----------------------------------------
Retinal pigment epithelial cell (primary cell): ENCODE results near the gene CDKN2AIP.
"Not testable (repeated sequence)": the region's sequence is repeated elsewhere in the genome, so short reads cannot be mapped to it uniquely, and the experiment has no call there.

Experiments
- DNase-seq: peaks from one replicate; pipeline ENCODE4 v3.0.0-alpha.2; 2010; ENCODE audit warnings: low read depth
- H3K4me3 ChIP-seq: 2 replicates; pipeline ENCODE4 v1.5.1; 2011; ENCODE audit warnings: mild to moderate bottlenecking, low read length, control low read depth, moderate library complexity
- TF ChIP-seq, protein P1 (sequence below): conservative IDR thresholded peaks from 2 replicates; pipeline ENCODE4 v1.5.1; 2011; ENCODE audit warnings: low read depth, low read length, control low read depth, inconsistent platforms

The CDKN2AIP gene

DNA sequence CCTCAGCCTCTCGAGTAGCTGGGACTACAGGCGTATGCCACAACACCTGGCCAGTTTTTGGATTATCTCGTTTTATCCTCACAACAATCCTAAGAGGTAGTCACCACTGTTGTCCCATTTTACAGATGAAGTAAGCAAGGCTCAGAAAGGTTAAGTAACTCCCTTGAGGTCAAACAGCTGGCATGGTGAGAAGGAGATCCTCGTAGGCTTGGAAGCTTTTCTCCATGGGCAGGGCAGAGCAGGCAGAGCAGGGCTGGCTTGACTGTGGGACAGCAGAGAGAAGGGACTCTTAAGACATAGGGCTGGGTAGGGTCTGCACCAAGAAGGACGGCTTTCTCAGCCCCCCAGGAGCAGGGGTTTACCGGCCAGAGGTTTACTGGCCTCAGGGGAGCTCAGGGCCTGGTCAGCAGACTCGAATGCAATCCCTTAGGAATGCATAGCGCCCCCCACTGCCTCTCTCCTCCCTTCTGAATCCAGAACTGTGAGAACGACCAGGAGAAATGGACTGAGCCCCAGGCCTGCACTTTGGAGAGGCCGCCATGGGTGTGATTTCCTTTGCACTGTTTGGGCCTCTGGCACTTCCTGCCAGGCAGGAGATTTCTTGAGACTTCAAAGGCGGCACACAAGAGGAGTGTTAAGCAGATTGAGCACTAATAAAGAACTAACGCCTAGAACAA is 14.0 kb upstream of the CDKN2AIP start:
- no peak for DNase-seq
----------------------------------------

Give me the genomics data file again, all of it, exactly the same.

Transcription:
Retinal pigment epithelial cell (primary cell): ENCODE results near the gene CDKN2AIP.
"Not testable (repeated sequence)": the region's sequence is repeated elsewhere in the genome, so short reads cannot be mapped to it uniquely, and the experiment has no call there.

Experiments
- DNase-seq: peaks from one replicate; pipeline ENCODE4 v3.0.0-alpha.2; 2010; ENCODE audit warnings: low read depth
- H3K4me3 ChIP-seq: 2 replicates; pipeline ENCODE4 v1.5.1; 2011; ENCODE audit warnings: mild to moderate bottlenecking, low read length, control low read depth, moderate library complexity
- TF ChIP-seq, protein P1 (sequence below): conservative IDR thresholded peaks from 2 replicates; pipeline ENCODE4 v1.5.1; 2011; ENCODE audit warnings: low read depth, low read length, control low read depth, inconsistent platforms

The CDKN2AIP gene

DNA sequence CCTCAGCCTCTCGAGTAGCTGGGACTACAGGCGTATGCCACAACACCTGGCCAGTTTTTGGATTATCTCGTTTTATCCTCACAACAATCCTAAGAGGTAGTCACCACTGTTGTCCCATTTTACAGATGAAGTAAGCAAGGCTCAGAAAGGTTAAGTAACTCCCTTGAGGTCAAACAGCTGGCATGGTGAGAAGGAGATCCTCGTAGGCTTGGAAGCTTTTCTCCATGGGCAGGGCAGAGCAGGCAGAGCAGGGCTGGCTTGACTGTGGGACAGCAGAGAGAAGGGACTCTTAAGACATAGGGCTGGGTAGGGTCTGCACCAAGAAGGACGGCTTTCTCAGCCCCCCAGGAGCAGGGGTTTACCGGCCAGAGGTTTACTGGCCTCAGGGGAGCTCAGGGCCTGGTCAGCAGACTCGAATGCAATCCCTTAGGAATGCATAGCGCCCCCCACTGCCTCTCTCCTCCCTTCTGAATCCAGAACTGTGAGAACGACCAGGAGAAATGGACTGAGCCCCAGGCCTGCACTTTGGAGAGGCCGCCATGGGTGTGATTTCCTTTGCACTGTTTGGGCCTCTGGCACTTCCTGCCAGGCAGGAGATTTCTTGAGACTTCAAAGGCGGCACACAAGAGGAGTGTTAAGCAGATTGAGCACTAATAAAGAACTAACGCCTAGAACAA is 14.0 kb upstream of the CDKN2AIP start:
- no peak for DNase-seq